Leadership and competitiveness in emerging and critical technologies will determine the political, economic, and military strength of countries in the 21st century. Currently, the People’s Republic of China (PRC) is using every tool in its arsenal to achieve dominance in key technologies such as 5G, artificial intelligence, quantum computing, semiconductors and more. Its approach to technology includes heavily subsidizing Chinese companies, investing extensively in research and development, incentivizing foreign countries to adopt its technologies, leveraging international standard-setting bodies to advance its vision, imposing unfair restrictions on foreign companies, and accessing technologies through illicit means.
Simply put, the U.S. cannot counter these practices or compete with the PRC and other authoritarian governments on its own. To compete against these technological advancements, the Democracy Technology Partnership Act would establish an interagency office at the U.S. Department of State to lead in the creation of a new partnership among the world’s tech-leading democracies. The partnership between the democratic countries would ensure that these technologies advance democratic institutions, norms, and values, contributing to global peace and prosperity.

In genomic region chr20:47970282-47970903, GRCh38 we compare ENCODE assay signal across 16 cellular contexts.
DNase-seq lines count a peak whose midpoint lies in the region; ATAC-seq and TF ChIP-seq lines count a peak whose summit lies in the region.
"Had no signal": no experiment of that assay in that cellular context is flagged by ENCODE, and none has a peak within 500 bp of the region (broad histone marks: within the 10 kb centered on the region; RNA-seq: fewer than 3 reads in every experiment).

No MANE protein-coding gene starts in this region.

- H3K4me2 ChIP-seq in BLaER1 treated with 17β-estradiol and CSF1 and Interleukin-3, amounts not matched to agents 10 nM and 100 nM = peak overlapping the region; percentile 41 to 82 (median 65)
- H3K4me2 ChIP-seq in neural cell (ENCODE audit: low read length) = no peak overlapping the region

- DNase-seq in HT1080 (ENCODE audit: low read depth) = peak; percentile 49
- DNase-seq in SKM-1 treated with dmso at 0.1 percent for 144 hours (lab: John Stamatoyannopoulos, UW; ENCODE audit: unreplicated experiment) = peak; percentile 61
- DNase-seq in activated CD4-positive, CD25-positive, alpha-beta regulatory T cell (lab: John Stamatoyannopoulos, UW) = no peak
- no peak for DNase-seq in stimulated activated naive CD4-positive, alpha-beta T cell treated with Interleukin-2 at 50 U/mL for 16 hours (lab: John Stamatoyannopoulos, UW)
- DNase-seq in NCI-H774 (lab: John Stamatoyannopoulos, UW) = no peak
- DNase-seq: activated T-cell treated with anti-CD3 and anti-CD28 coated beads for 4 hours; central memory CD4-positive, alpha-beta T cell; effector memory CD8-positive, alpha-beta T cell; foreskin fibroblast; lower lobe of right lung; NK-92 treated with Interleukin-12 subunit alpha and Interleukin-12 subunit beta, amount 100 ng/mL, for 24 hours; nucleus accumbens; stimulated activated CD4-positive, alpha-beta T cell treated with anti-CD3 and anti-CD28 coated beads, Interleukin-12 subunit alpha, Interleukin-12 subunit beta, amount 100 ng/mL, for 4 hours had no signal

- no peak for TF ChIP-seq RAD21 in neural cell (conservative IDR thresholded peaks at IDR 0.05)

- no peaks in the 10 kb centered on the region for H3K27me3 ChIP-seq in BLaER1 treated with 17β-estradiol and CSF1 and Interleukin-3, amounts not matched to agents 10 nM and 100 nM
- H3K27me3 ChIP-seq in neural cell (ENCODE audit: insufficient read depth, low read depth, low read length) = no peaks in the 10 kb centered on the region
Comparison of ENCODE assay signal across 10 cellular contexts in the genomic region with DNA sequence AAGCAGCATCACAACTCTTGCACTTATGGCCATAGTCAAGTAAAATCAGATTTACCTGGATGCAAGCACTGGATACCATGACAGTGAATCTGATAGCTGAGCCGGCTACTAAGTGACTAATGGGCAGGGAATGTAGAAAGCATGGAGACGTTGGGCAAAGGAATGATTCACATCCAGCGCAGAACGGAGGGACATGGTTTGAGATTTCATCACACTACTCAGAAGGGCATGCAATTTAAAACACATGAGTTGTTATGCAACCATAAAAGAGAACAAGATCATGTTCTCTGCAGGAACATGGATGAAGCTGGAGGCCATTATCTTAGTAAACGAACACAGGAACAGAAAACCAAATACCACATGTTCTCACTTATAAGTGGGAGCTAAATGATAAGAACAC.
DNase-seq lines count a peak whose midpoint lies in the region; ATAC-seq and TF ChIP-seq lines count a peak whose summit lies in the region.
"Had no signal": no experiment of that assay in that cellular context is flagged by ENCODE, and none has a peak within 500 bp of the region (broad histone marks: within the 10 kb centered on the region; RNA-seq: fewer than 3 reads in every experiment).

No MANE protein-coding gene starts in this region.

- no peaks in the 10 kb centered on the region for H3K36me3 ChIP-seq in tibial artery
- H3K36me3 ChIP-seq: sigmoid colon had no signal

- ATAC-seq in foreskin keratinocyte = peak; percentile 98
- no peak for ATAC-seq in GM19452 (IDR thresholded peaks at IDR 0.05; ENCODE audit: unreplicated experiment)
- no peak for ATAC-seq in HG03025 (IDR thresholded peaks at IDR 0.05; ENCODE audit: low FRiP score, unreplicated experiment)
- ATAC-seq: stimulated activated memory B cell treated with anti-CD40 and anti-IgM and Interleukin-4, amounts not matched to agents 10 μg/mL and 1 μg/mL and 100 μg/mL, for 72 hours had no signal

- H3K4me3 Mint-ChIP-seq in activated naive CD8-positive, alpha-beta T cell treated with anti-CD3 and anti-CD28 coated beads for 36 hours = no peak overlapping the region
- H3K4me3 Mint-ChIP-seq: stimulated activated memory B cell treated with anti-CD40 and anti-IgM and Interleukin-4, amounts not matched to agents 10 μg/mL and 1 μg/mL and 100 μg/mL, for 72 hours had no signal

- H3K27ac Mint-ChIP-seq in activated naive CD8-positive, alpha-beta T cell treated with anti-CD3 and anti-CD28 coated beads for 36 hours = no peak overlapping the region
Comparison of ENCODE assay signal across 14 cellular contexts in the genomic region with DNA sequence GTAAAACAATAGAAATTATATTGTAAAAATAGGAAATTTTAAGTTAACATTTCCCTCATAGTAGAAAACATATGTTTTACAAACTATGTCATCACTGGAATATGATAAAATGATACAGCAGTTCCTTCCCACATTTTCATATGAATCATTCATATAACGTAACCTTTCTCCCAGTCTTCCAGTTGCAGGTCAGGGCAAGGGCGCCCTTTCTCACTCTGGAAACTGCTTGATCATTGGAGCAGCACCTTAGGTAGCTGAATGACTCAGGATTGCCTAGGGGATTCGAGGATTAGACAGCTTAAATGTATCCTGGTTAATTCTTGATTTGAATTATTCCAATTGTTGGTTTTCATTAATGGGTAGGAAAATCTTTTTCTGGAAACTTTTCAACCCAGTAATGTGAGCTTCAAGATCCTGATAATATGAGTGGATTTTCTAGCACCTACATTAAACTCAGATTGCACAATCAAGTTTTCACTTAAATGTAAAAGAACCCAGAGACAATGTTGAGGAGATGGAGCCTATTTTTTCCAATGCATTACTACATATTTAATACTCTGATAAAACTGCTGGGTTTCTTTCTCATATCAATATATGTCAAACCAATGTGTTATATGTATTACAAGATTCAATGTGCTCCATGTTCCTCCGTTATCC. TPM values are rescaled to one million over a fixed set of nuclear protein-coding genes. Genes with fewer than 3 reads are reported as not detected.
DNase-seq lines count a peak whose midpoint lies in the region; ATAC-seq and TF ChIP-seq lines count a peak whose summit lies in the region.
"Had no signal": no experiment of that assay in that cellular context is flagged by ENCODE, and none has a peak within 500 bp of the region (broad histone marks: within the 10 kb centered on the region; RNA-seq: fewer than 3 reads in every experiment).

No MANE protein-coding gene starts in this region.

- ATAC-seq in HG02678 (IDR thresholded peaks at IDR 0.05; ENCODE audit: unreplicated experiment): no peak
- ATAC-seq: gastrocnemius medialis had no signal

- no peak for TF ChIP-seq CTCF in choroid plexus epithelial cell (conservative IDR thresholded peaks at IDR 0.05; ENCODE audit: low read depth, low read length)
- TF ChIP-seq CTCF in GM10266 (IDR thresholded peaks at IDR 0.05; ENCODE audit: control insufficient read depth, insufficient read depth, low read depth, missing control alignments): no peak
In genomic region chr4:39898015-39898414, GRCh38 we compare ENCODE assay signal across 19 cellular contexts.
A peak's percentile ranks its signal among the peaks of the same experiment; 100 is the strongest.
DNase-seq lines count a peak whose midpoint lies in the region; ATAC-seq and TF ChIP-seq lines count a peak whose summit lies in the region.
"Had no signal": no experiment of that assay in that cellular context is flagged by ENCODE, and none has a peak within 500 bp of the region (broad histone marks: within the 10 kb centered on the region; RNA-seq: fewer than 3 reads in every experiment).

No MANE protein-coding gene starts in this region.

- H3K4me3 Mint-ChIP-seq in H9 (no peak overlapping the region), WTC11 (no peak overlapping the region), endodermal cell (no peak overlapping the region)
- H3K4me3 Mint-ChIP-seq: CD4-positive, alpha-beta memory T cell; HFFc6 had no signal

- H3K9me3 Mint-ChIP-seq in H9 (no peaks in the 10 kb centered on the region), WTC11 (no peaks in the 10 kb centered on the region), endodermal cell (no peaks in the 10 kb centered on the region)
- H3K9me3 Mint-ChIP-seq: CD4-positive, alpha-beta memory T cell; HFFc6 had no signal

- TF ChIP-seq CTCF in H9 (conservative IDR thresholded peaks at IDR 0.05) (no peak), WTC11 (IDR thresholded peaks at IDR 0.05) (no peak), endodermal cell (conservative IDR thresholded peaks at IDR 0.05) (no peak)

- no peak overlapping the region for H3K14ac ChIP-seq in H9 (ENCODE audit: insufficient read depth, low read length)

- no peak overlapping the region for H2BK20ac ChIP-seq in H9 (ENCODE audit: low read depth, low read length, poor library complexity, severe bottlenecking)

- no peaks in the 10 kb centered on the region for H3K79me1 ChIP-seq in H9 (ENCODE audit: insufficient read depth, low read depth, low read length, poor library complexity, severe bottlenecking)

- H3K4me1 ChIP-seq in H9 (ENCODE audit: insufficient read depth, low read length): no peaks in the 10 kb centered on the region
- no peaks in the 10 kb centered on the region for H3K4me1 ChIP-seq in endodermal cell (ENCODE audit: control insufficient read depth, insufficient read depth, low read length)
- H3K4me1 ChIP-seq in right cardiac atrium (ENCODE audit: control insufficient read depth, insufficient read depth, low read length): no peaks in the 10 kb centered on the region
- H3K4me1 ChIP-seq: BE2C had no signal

Specifically, the interagency office would be responsible for:
· Creating a technology-based partnership of democratic countries to develop harmonized technology governance regimes and to fill gaps on specific technologies;
· Identifying existing, and when needed, new multilateral mechanisms to advance the objectives of the Technology Partnership;
· Coordinating with such countries regarding shared technology strategies; and
· Developing strategies to provide alternatives to countries who are at risk of acquiring technologies from authoritarian regimes.